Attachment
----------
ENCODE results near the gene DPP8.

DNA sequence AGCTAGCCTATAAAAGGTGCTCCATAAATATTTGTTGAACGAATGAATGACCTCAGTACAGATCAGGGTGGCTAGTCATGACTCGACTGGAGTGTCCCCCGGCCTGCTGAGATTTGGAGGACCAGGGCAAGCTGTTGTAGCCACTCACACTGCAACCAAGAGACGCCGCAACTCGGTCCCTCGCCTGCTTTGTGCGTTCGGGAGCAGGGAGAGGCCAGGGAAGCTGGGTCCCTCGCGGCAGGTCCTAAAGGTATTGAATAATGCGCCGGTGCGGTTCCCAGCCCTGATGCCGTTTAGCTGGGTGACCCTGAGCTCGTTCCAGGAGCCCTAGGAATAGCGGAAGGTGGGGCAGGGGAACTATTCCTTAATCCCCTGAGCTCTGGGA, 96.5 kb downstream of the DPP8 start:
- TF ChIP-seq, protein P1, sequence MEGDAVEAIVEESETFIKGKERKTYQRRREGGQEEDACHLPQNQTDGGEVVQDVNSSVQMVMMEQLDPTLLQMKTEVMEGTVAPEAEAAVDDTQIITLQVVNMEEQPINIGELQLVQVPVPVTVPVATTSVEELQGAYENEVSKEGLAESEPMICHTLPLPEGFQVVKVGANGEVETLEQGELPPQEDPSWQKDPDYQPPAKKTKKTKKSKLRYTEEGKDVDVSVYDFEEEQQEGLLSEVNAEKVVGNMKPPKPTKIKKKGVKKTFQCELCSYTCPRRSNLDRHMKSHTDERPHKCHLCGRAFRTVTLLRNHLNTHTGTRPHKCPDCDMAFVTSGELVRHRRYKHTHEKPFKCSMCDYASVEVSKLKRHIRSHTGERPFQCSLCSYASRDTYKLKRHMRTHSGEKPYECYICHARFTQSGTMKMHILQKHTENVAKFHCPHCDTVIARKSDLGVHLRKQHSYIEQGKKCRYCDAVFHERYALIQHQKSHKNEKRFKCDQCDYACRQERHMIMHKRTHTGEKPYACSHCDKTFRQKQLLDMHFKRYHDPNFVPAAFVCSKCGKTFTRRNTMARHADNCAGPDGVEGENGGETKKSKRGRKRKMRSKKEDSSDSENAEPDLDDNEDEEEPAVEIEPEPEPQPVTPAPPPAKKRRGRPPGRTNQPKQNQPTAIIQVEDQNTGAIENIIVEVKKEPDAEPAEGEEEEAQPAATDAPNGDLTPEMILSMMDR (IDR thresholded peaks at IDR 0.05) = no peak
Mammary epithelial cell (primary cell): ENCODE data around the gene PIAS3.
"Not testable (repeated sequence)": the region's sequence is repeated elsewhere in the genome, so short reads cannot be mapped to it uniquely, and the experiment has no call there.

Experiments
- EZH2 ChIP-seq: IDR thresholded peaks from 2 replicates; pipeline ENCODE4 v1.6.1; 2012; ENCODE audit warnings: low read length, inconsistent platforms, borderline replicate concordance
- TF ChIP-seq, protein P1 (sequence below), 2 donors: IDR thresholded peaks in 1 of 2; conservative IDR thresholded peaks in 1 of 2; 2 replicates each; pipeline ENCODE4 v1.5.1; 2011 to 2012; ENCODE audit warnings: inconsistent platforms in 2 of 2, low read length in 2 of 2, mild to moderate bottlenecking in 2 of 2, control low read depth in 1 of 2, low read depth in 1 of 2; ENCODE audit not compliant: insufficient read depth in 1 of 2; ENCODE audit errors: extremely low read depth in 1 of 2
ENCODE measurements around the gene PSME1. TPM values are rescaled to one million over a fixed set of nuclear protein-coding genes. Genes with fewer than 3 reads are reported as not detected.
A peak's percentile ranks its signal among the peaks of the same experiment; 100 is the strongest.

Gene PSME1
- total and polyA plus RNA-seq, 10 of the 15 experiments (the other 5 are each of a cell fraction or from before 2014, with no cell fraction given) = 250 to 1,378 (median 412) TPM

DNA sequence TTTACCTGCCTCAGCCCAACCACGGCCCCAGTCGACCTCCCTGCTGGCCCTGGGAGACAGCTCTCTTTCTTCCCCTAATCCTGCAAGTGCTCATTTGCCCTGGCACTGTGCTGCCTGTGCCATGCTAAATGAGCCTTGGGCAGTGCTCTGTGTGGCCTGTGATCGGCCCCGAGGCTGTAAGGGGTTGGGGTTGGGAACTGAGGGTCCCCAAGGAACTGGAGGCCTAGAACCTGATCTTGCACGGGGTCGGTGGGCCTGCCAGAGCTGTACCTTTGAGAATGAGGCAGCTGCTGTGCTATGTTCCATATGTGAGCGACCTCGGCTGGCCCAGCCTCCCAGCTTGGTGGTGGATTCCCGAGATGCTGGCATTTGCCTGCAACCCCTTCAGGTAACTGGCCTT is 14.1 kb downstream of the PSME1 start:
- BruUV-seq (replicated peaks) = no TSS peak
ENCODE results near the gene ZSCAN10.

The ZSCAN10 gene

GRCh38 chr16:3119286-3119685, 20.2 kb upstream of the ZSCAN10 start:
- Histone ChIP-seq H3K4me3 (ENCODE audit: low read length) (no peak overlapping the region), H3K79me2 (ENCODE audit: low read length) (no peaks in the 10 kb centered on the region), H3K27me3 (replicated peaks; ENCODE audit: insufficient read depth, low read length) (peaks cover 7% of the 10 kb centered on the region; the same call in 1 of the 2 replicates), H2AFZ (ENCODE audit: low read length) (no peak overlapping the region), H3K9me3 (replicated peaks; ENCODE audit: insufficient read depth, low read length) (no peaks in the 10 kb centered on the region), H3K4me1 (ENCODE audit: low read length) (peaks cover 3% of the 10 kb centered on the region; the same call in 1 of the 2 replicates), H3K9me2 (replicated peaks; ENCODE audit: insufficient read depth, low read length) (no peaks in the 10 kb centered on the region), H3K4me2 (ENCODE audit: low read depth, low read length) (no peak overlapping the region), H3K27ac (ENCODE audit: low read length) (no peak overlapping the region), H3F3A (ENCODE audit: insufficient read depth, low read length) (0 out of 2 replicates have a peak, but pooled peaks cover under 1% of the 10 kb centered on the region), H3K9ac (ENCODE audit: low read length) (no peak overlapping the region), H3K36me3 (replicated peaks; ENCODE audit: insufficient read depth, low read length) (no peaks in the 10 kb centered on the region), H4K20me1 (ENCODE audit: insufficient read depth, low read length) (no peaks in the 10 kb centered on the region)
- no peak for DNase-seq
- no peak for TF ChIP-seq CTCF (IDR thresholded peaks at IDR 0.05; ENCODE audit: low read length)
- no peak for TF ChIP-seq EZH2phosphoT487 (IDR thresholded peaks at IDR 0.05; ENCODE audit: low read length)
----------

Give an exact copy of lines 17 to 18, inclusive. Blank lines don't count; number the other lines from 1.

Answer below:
GRCh38 chr16:3119286-3119685, 20.2 kb upstream of the ZSCAN10 start:
- Histone ChIP-seq H3K4me3 (ENCODE audit: low read length) (no peak overlapping the region), H3K79me2 (ENCODE audit: low read length) (no peaks in the 10 kb centered on the region), H3K27me3 (replicated peaks; ENCODE audit: insufficient read depth, low read length) (peaks cover 7% of the 10 kb centered on the region; the same call in 1 of the 2 replicates), H2AFZ (ENCODE audit: low read length) (no peak overlapping the region), H3K9me3 (replicated peaks; ENCODE audit: insufficient read depth, low read length) (no peaks in the 10 kb centered on the region), H3K4me1 (ENCODE audit: low read length) (peaks cover 3% of the 10 kb centered on the region; the same call in 1 of the 2 replicates), H3K9me2 (replicated peaks; ENCODE audit: insufficient read depth, low read length) (no peaks in the 10 kb centered on the region), H3K4me2 (ENCODE audit: low read depth, low read length) (no peak overlapping the region), H3K27ac (ENCODE audit: low read length) (no peak overlapping the region), H3F3A (ENCODE audit: insufficient read depth, low read length) (0 out of 2 replicates have a peak, but pooled peaks cover under 1% of the 10 kb centered on the region), H3K9ac (ENCODE audit: low read length) (no peak overlapping the region), H3K36me3 (replicated peaks; ENCODE audit: insufficient read depth, low read length) (no peaks in the 10 kb centered on the region), H4K20me1 (ENCODE audit: insufficient read depth, low read length) (no peaks in the 10 kb centered on the region)